Judith Collins has slammed the reporting of mental health statistics in New Zealand, which was delayed over a year and shows dramatic edits compared to previous years, as "deceitful" and "extremely cruel".
It comes after Stuff revealed many indicators usually included in a routine annual report of the Government's mental health services had been removed after a months-long and contentious editing process revealed in an Official Information Act request, including wait-times, suicide stats and the overall proportion of the population using specialised mental health services.
The Ministry of Health told Stuff it was trying to modernise the way it presents data, not hide anything.
However, Collins this morning told Breakfast host John Campbell she intends to lay a complaint with the Public Services Commission.
"It looks awfully to me, John, as though there was actually some massaging going on of those statistics.
"There was clearly an argument going on within the top echelons, the Ministry of Health, about whether or not some statistics should be reported on, such as suicide statistics and wait times, because they were apparently negative.
"Well, yes, it is negative - that's why it needed to be reported on and we can't fix problems if we don't know the extent of them."
Communications within the ministry, which were sent to Stuff after an OIA request, revealed conversations of making the report "much shorter".
Ministry of Health communications boss Kate Clark argued that wider suicide data should be removed as the new Suicide Prevention Office would report on that, adding that there was "a lot of information that doesn't need to be included" in the 2019 report.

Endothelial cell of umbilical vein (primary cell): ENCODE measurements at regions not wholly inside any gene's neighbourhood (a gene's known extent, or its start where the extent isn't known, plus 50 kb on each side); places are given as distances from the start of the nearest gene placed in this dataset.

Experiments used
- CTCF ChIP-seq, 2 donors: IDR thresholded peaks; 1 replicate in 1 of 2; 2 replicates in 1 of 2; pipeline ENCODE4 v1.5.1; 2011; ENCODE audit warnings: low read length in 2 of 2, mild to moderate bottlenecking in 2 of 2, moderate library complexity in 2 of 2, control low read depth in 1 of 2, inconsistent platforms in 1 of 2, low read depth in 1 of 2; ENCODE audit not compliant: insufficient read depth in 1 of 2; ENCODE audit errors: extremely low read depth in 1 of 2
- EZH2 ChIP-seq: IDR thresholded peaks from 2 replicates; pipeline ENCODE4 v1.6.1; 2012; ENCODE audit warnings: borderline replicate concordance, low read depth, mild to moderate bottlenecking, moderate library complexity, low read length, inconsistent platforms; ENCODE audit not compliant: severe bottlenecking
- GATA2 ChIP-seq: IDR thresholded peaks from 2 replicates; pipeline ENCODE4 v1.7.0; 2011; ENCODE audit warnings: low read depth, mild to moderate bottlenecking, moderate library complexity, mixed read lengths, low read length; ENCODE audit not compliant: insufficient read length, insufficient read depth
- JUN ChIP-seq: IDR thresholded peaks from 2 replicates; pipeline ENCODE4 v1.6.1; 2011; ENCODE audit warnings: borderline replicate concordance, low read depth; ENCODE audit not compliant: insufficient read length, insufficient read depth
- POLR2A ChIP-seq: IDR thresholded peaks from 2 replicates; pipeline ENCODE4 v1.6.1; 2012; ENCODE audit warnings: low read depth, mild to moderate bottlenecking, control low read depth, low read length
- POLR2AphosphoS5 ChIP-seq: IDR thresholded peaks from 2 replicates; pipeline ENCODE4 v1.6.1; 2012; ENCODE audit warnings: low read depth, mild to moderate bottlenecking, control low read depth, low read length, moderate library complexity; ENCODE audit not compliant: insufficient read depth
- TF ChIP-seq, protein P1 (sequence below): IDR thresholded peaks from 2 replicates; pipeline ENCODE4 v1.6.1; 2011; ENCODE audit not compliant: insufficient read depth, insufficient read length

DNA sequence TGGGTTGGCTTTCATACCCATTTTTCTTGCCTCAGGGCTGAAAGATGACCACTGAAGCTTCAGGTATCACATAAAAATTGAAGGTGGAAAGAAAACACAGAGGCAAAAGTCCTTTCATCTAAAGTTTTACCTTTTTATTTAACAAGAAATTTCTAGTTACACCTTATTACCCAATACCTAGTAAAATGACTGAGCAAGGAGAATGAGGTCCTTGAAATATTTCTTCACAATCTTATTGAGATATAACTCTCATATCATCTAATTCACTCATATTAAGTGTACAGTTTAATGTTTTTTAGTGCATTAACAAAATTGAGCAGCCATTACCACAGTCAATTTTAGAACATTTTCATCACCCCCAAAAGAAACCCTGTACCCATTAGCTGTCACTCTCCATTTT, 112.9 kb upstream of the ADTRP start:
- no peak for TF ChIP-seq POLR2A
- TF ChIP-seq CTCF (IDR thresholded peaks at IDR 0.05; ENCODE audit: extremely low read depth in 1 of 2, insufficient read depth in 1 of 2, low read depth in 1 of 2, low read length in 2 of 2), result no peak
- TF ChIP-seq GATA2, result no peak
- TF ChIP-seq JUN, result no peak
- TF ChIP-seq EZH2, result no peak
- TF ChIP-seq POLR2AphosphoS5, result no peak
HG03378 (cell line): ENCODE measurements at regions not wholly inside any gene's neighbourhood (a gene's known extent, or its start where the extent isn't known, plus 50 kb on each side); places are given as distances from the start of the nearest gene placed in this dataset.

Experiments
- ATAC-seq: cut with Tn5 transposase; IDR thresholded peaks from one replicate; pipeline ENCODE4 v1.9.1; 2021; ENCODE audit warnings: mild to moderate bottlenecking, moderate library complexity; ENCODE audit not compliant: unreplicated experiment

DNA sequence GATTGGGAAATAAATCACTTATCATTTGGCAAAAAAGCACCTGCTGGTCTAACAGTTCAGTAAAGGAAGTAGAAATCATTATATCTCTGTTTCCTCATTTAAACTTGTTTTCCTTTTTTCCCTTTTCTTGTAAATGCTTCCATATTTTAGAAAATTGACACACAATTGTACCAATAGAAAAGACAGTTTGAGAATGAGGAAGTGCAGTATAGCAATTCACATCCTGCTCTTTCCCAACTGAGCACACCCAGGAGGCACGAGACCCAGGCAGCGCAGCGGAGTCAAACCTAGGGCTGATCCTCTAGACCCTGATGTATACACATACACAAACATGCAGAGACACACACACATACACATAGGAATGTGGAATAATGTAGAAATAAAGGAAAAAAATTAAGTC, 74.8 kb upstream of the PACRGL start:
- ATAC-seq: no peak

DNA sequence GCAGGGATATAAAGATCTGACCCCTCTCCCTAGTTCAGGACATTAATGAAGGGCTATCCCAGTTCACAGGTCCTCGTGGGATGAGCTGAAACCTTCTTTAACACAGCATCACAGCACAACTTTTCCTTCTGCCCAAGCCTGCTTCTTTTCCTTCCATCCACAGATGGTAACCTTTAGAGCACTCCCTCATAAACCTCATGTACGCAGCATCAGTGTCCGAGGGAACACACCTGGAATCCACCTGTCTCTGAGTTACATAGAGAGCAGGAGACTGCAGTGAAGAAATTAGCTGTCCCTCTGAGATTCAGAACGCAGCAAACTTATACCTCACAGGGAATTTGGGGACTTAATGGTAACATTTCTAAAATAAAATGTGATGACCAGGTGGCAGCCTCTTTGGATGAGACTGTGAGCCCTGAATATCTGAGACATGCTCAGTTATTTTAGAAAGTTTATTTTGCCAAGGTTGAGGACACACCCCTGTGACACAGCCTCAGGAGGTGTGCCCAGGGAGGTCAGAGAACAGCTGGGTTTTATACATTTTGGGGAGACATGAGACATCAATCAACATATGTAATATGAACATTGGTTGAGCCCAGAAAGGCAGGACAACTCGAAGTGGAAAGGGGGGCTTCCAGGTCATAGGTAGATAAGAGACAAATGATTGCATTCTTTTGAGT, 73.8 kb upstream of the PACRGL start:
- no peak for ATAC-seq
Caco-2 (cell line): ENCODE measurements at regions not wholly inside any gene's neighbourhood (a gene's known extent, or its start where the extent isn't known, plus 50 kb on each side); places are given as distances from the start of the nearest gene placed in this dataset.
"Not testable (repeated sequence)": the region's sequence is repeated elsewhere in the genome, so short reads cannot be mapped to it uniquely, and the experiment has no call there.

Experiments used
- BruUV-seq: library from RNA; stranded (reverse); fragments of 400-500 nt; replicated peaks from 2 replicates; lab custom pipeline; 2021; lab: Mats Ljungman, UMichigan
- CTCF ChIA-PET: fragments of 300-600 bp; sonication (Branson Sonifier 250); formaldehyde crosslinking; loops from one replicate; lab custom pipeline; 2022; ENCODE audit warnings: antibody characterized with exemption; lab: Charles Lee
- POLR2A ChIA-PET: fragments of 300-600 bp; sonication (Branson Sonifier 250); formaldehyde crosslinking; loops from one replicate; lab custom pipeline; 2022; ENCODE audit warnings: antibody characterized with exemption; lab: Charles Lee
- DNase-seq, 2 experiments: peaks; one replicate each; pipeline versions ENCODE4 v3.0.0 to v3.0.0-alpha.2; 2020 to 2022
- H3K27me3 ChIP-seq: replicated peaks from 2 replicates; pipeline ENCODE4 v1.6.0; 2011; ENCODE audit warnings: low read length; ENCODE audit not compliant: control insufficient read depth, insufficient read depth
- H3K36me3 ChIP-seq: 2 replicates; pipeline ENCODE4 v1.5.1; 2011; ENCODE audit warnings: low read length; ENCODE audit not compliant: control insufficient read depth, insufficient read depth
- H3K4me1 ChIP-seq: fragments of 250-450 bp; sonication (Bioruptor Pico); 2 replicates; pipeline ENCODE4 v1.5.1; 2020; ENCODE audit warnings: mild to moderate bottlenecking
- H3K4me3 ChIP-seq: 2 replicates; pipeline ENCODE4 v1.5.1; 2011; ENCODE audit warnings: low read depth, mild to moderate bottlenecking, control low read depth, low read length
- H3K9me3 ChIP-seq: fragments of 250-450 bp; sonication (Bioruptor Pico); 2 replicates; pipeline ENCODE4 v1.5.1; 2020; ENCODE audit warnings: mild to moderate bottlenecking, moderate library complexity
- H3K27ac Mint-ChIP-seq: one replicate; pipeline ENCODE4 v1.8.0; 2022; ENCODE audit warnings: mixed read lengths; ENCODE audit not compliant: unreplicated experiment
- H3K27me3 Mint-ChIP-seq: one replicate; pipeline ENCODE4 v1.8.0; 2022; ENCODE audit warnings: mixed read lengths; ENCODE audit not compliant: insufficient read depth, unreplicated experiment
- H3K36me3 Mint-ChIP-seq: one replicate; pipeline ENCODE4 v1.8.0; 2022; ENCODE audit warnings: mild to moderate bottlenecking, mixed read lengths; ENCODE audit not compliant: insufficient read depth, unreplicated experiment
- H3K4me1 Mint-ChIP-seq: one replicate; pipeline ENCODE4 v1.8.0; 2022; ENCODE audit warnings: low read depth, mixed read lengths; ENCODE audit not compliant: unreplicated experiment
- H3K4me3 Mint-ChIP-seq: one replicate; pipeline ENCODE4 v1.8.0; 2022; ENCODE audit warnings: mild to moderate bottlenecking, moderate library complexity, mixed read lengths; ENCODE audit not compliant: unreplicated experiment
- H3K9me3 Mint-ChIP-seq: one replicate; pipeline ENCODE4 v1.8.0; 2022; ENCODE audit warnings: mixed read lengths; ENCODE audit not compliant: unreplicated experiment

"I would suggest we could do something considerably different [and much shorter]," she said.
However, after looking at evidence on the issue, Collins said the Opposition wanted to take it further with the complaint.
"It looks on the face of it as though it is an attempt to be deceitful and actually it is extremely cruel to play with this sort of thing," she said.
"I use that word [deceitful] carefully because I can't understand how people must feel when they can't get access to mental health services and a loved one commits suicide, and to find out that important statistics like this have been held back or attempted to be held back on the basis that they are negative, they tell a negative story, well it is negative and we do need to fix it."
Collins also said this comes after the Government had made "big promises" around mental health issues in New Zealand.
"We don't know whether or not this has come from the minister's office. We sincerely hope it hasn't," she said.
There is no evidence to suggest it had.
"As someone who's been a minister in these positions, it is really important that no self censoring bureaucracy decides what a minister or what the people should know because it might cause them some difficulty," Collins said.
"That would be extraordinary, so that's why we think it should go to the Public Services Commission."